This week, a team of university, state, and federal scientists is exploring a little known deep reef, Pulley Ridge, where spectacular plate coral colonies blanket the seafloor and red groupers actually help create habitat.
Scientists believe this ecosystem, which lies 33 miles northwest of the western most boundary of the Florida Keys National Marine Sanctuary, serves as a source of invertebrate and fish larvae riding the Loop Current’s easterly and southward curvature from Florida’s coast to the sanctuary.
The deepest known photosynthetic coral reef off the continental U.S., Pulley Ridge is home to giant barrel sponges and largely undisturbed plate corals (Agaricia sp). Nearby, pits in the seafloor created by red groupers make for a complex habitat that supports a wide range of other species – including colorful fish such as the purple reef fish and tasty ones such as vermillion snapper.
Onboard the University of Miami Rosenstiel School of Marine and Atmospheric Science’s R/V F.G. Walton Smith, the team will be conducting its final field work excursion from August 22 – September 4. Using the Remotely Operated Vehicle (ROV) Mohawk, owned by the National Marine Sanctuary Foundation and the Flower Garden Banks National Marine Sanctuary and operated by the Undersea Vehicles Program at the University of North Carolina Wilmington, the team will collect seafloor images and take samples of marine life. The images will help scientists characterize the benthic (seafloor) and fish communities and the samples of marine life will aid in identification of specific species.
One of the highlights of the multi-year research project was last year’s discovery of a large patch, greater than 65 yards across, of nearly continuous plate coral (Agaricia spp). An overview of the latest science on the Pulley Ridge ecosystem was reported to the sanctuary’s advisory council last week at their bimonthly meeting by Dr. Shirley Pomponi, a sponge biologist who works for Florida Atlantic University Harbor Branch. Her team has received NOAA funding from the Cooperative Institute for Ocean Exploration to study Pulley Ridge.
“We will be looking at the science from this project to see how closely fish, corals, and marine life in Pulley Ridge are connected to the Florida Keys,” said Sanctuary Superintendent Sean Morton.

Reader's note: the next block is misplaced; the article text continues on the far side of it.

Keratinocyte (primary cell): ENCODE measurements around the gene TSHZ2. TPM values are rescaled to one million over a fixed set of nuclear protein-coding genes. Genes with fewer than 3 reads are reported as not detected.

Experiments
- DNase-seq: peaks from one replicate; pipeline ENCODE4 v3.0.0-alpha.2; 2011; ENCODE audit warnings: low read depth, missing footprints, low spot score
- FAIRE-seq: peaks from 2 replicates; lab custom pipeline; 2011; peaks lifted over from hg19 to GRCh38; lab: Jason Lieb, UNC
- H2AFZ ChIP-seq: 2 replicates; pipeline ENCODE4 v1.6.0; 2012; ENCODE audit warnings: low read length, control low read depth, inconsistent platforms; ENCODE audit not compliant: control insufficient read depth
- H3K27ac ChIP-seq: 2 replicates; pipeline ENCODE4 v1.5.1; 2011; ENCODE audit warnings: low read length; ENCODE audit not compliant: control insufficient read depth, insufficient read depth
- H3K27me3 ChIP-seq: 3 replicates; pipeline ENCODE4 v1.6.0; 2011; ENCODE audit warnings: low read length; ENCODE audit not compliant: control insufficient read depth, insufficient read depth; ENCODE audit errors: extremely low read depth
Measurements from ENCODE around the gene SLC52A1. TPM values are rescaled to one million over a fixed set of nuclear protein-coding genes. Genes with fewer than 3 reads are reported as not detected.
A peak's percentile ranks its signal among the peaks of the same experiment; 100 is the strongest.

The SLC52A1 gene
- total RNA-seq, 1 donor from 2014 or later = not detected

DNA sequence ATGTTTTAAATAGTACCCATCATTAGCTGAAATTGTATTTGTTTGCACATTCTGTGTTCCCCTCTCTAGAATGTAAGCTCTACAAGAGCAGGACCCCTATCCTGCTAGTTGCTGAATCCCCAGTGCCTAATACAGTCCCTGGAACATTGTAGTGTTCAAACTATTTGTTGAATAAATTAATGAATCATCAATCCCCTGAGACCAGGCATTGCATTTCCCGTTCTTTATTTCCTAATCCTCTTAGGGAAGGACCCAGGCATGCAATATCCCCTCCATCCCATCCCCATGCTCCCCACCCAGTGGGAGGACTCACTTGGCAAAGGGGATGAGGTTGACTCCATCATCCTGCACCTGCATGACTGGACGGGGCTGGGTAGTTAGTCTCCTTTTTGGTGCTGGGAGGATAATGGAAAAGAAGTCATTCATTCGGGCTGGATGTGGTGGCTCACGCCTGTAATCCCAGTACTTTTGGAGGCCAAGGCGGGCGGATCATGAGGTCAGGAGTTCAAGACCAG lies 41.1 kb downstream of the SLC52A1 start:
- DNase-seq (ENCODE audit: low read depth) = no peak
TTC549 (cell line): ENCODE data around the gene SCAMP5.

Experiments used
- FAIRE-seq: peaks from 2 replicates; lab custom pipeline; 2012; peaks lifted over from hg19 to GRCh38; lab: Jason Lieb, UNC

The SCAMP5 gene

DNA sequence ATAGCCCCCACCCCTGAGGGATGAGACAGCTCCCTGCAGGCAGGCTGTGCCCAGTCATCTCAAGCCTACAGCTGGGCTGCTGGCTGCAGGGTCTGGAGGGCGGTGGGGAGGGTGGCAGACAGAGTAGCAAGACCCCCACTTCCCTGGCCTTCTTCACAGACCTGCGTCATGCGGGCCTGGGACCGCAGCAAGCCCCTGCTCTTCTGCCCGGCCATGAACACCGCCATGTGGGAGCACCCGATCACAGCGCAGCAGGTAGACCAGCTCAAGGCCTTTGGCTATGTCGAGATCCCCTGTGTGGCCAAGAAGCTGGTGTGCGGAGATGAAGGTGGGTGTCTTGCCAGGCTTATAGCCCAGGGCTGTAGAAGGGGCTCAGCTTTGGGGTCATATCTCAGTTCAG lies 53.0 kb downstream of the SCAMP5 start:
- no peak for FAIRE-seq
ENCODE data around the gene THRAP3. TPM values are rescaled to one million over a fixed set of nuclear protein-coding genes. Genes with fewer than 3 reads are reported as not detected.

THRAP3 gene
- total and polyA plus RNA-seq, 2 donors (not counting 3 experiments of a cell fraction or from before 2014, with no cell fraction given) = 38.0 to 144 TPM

Pulley Ridge is one of the areas that the Sanctuary Advisory Council requested NOAA analyze for potential inclusion within the sanctuary. The Gulf of Mexico Fishery Management Council has already designated it as a Habitat Area of Particular Concern (HAPC) in 2005, because it fits the criteria of being rare, ecologically important, and susceptible to environmental stress (e.g., oil spills). Specific fishing regulations in place within the HAPC prohibit bottom anchoring by fishing vessels, bottom trawling, longlines, buoy gear, and all traps and pots. However, the HAPC designation does not protect Pulley Ridge from anchoring by non-fishing vessels, impacts from divers, or from any other non-extractive uses, all of which can impact the health of the reef. Also, some of the more newly discovered reefs at Pulley Ridge are not protected as part of the HAPC.
If it were to become part of the sanctuary, additional management capabilities available under the National Marine Sanctuaries Act would provide further protection to Pulley Ridge from non-fishing related activities such as anchoring, discharges and dumping, cable laying, or oil, gas, and mineral extraction.
“Understanding the connectivity of Pulley Ridge to the greater Florida Keys ecosystem will be critical for determining whether the boundaries of the Florida Keys National Marine Sanctuary should be expanded to include Pulley Ridge,” said Morton.
Learn more and follow the cruise at NOAA’s Ocean Explorer website.